Obviously, I can't, with 100% certainty, confirm that I am on the active meds, but, I mean... come on now.... they're hormones. The women reading this will understand right away that when your body is adjusting to hormones, there are some obvious signs. The men reading this will simply have to be grateful that I am not going to describe in any sort of detail what those signs are.

(you're welcome.)

But also? I actually feel pretty good.... in that, I feel almost normal most days. Which, though not anything to throw a parade over, after so many months and months of feeling like I was losing my mind.... normal is a welcome reprieve. I haven't had an uncontrollable crying fit since sometime mid summer. (I have cried over known circumstances.... I'm still more emotional than I would like, but not irrationally so.) And a lot of days I can pick my daughter up off the floor without feeling like she weighs three times her actual 36lbs.

Most days, I am tired, but it is normal tired. Not fall-down-and-cry physical exhaustion. Some days, I am irritable - most notably, more so since the introduction of the additional hormones - but not irrationally irritable. I mean, hey, I haven't felt the need to stab someone in who knows how long! And, by comparison, hormonally irritable doesn't seem that bad.

I still have some aches and pains. I recognize that when I hit a certain point and continue to push past it, the aches and pains get worse. The MS is still there, lurking, and waiting for me to slip up and allow it a reason to remind me that it could take me down at a moment's notice. But, for the most part, the hormones seem to keep it on a shorter leash.

Why is that?

I'm so glad you asked. :-)

The only time, in nature, that science has seen MS go into a type of "remission" is when women who have MS are pregnant. Something in the hormones that the body produces in pregnancy - most likely the same hormones that prevent the body's immune system from attacking the developing fetus as a foreign body - stop the immune system from attacking it's own central nervous system. In some cases, MRIs have even revealed that lesions have shrunk in size during the remission - a process that rarely occurs on it's own. (MS can strip myelin faster than a body can repair it - which means once there's scar tissue, it usually lasts.) MS is a degenerative disease, which basically means that it just continues to get worse. Except in pregnant women.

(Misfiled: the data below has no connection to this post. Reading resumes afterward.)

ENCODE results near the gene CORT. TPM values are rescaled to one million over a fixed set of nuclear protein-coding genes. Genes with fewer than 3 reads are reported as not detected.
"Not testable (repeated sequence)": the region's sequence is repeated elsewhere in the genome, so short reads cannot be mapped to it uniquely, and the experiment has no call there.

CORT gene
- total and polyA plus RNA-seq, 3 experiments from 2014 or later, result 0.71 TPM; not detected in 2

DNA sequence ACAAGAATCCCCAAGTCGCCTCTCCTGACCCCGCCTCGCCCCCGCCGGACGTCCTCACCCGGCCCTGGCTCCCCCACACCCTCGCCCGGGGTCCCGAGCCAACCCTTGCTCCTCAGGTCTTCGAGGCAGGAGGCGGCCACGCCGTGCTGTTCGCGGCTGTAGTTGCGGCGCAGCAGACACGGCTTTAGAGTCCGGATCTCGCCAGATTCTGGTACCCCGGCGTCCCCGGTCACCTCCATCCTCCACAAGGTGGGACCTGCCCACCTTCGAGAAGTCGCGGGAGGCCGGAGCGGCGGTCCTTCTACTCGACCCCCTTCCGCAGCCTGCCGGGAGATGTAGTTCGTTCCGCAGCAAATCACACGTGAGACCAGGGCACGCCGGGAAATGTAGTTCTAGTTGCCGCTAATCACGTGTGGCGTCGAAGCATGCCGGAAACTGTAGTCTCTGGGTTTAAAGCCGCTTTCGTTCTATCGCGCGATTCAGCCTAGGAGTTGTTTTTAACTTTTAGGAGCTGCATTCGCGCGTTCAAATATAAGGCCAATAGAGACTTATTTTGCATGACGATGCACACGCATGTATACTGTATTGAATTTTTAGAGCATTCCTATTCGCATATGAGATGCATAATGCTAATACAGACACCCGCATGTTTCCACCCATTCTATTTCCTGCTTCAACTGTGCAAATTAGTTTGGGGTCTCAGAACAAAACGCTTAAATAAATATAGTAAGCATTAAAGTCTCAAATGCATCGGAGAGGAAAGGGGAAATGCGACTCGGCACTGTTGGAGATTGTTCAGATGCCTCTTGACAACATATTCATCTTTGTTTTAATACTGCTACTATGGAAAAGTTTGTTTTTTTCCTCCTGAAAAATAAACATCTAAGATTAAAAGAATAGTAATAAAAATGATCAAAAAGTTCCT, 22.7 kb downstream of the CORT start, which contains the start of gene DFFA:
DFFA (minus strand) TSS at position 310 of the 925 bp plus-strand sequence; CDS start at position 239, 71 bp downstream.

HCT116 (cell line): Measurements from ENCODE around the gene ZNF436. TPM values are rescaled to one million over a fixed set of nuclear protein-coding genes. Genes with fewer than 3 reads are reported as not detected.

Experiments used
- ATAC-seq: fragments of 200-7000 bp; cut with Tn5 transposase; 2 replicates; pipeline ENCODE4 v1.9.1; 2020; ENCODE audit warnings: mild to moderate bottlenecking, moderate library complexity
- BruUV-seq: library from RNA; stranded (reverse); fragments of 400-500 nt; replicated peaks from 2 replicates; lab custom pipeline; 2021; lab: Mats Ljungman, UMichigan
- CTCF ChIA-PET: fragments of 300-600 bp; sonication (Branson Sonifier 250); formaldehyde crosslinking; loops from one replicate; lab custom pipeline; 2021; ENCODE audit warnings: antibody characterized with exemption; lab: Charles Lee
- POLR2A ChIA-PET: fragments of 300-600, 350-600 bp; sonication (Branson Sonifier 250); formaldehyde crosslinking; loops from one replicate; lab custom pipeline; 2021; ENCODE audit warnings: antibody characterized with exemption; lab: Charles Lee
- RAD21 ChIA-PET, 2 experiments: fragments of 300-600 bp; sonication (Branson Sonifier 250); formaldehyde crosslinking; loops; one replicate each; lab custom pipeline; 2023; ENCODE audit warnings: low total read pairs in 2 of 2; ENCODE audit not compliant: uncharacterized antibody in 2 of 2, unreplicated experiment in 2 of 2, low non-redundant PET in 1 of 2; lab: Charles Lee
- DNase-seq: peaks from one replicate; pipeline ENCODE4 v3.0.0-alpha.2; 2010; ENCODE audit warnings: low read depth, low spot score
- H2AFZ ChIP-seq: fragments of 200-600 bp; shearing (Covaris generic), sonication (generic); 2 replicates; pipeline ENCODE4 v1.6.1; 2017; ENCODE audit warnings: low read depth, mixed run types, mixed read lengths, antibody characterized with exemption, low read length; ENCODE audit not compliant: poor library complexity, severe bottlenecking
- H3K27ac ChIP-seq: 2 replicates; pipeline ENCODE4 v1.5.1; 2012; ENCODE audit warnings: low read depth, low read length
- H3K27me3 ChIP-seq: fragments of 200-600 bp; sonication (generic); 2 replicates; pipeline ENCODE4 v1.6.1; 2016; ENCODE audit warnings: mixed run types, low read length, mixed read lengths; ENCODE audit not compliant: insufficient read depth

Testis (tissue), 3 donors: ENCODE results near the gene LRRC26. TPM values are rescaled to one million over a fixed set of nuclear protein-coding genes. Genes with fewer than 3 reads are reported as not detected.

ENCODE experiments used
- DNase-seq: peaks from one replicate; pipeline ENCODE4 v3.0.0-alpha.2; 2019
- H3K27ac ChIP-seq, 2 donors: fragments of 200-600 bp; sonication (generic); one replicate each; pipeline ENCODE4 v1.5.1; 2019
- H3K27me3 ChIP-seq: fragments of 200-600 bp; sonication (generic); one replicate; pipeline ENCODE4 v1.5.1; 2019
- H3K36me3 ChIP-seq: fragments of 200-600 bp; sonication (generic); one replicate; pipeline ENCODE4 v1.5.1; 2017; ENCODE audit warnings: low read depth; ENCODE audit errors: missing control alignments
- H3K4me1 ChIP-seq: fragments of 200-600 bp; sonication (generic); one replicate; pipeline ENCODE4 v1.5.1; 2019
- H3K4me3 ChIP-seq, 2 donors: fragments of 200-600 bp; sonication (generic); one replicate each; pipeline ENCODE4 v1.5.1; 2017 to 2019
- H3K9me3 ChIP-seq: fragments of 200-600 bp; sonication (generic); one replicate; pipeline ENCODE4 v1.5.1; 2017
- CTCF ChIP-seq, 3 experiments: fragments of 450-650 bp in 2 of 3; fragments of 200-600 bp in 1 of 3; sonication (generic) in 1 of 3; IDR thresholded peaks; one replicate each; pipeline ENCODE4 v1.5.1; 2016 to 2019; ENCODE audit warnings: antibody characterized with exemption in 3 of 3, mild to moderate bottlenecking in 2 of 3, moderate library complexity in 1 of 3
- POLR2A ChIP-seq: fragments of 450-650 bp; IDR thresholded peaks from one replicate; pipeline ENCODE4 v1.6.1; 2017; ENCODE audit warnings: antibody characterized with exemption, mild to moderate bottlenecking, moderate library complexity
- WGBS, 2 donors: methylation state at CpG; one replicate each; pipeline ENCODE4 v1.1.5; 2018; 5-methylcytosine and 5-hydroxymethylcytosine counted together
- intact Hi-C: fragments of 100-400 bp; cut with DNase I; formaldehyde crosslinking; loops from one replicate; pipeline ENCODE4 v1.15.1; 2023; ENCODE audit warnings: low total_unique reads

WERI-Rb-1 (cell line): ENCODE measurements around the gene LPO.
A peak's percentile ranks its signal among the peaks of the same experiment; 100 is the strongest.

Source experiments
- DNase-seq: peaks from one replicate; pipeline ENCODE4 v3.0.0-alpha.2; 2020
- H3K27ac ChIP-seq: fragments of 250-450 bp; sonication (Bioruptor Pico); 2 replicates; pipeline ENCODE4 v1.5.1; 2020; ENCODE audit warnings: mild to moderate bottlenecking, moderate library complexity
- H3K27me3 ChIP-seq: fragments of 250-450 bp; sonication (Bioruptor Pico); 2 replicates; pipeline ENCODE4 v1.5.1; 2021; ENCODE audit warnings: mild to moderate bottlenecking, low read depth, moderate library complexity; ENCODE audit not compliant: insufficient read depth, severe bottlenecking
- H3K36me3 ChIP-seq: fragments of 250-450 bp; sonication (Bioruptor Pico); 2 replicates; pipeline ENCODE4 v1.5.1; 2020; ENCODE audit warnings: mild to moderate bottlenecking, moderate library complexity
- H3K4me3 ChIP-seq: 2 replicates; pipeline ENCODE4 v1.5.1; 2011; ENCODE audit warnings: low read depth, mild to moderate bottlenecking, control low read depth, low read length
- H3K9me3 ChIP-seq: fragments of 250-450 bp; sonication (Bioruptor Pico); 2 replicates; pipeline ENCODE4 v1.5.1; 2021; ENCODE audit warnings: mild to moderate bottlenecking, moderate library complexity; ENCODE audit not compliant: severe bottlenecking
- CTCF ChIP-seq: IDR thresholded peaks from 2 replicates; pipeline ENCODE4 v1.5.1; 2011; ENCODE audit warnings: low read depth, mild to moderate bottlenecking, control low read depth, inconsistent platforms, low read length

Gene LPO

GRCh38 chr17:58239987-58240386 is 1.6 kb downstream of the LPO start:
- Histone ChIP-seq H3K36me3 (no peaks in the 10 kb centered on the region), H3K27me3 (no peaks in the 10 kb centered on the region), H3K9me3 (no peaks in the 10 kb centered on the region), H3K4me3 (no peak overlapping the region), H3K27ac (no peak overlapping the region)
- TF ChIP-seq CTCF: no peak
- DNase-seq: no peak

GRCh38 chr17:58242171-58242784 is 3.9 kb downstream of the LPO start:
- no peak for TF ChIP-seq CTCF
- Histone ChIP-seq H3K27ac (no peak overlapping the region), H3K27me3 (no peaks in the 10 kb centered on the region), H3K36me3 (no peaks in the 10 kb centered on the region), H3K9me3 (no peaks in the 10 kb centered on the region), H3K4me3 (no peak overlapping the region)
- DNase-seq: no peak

(This also sort of explains why, in men, the disease ravages their CNS so much more quickly - they have so little of the hormones to begin with, you know, being boys and all.)

((Of course, they do have the whole peeing standing up thing going for them.... but, it's hardly a wash, really.))

So what is the study, well, studying? It's a two year long research program that's being conducted on volunteers across the country who have MS. The study is looking to establish two things: concrete evidence that the hormones increase the daily functionality of an MS patient and decrease relapses, perhaps evidence that the hormones can heal or shrink the pre-existing lesions, and - hopefully - show that there is not an increased breast and/or uterine cancer risk with the hormone. (Which, clearly, would somewhat offset the beneficial aspects of the meds. Just sayin.)

But, long story somewhat shorter? I feel *almost* like myself a lot of the time. Which is nice. I had almost forgotten what that person felt like. I definitely forgot what it felt like to feel simple joy at the simple things in life. I'm still not back to what I would have been pre-MS.... and I likely never will be.... I may always feel the need to stab on occasion, it happens.... but, I'm getting there. In some ways, the darkness is subsiding a bit. A little more light is filtering through. And I'm feeling a little more hopeful.... most days, anyway.

Friday, October 15, 2010

I have a problem.

Okay, so here's something you don't know about me. (which, given my penchant for over sharing, there's probably not much you wouldn't know.)

I have a serious addiction. And that addiction has a name: Ed Robertson.

Ed is the guitarist and singer for the band Barenaked Ladies. (Yes, I realize some of you reading this may not even know who that band is.) ((No, I do not care.)) And, while they are my favorite band of ever, really? Ed is just the yummiest thing since.... well, since Paul Rudd.... although he pre-dated my Paul Rudd addiction.... so he's basically the yummiest thing since boys stopped having cooties.